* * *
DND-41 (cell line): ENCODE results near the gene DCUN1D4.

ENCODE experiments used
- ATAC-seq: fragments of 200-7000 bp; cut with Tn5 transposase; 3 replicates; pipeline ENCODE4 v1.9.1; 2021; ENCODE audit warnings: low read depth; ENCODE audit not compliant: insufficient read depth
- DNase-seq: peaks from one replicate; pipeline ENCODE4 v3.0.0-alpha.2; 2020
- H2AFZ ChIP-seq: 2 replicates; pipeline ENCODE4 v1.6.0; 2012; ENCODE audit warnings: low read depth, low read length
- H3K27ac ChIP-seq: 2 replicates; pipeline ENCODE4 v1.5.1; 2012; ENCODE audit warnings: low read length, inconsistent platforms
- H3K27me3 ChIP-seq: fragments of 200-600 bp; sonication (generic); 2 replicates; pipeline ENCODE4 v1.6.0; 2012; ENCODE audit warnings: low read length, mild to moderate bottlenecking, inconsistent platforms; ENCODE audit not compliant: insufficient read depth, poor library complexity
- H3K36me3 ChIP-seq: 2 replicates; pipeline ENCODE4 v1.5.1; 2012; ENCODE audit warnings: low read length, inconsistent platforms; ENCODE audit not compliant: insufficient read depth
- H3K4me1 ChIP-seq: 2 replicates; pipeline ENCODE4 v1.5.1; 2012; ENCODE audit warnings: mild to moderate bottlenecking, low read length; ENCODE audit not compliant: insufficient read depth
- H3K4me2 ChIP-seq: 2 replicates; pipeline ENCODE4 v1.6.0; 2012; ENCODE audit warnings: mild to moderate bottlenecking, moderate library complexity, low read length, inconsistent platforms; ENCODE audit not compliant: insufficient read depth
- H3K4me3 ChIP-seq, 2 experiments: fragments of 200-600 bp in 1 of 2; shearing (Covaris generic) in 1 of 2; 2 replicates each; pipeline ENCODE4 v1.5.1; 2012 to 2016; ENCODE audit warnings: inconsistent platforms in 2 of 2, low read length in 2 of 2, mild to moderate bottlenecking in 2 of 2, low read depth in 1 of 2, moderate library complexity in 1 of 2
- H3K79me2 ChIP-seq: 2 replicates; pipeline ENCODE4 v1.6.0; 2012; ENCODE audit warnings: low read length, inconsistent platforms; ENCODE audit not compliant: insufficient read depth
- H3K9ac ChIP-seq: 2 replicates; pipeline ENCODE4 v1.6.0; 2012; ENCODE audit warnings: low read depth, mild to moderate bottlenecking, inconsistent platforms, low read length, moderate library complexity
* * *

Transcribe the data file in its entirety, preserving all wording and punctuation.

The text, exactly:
DND-41 (cell line): ENCODE results near the gene DCUN1D4.

ENCODE experiments used
- ATAC-seq: fragments of 200-7000 bp; cut with Tn5 transposase; 3 replicates; pipeline ENCODE4 v1.9.1; 2021; ENCODE audit warnings: low read depth; ENCODE audit not compliant: insufficient read depth
- DNase-seq: peaks from one replicate; pipeline ENCODE4 v3.0.0-alpha.2; 2020
- H2AFZ ChIP-seq: 2 replicates; pipeline ENCODE4 v1.6.0; 2012; ENCODE audit warnings: low read depth, low read length
- H3K27ac ChIP-seq: 2 replicates; pipeline ENCODE4 v1.5.1; 2012; ENCODE audit warnings: low read length, inconsistent platforms
- H3K27me3 ChIP-seq: fragments of 200-600 bp; sonication (generic); 2 replicates; pipeline ENCODE4 v1.6.0; 2012; ENCODE audit warnings: low read length, mild to moderate bottlenecking, inconsistent platforms; ENCODE audit not compliant: insufficient read depth, poor library complexity
- H3K36me3 ChIP-seq: 2 replicates; pipeline ENCODE4 v1.5.1; 2012; ENCODE audit warnings: low read length, inconsistent platforms; ENCODE audit not compliant: insufficient read depth
- H3K4me1 ChIP-seq: 2 replicates; pipeline ENCODE4 v1.5.1; 2012; ENCODE audit warnings: mild to moderate bottlenecking, low read length; ENCODE audit not compliant: insufficient read depth
- H3K4me2 ChIP-seq: 2 replicates; pipeline ENCODE4 v1.6.0; 2012; ENCODE audit warnings: mild to moderate bottlenecking, moderate library complexity, low read length, inconsistent platforms; ENCODE audit not compliant: insufficient read depth
- H3K4me3 ChIP-seq, 2 experiments: fragments of 200-600 bp in 1 of 2; shearing (Covaris generic) in 1 of 2; 2 replicates each; pipeline ENCODE4 v1.5.1; 2012 to 2016; ENCODE audit warnings: inconsistent platforms in 2 of 2, low read length in 2 of 2, mild to moderate bottlenecking in 2 of 2, low read depth in 1 of 2, moderate library complexity in 1 of 2
- H3K79me2 ChIP-seq: 2 replicates; pipeline ENCODE4 v1.6.0; 2012; ENCODE audit warnings: low read length, inconsistent platforms; ENCODE audit not compliant: insufficient read depth
- H3K9ac ChIP-seq: 2 replicates; pipeline ENCODE4 v1.6.0; 2012; ENCODE audit warnings: low read depth, mild to moderate bottlenecking, inconsistent platforms, low read length, moderate library complexity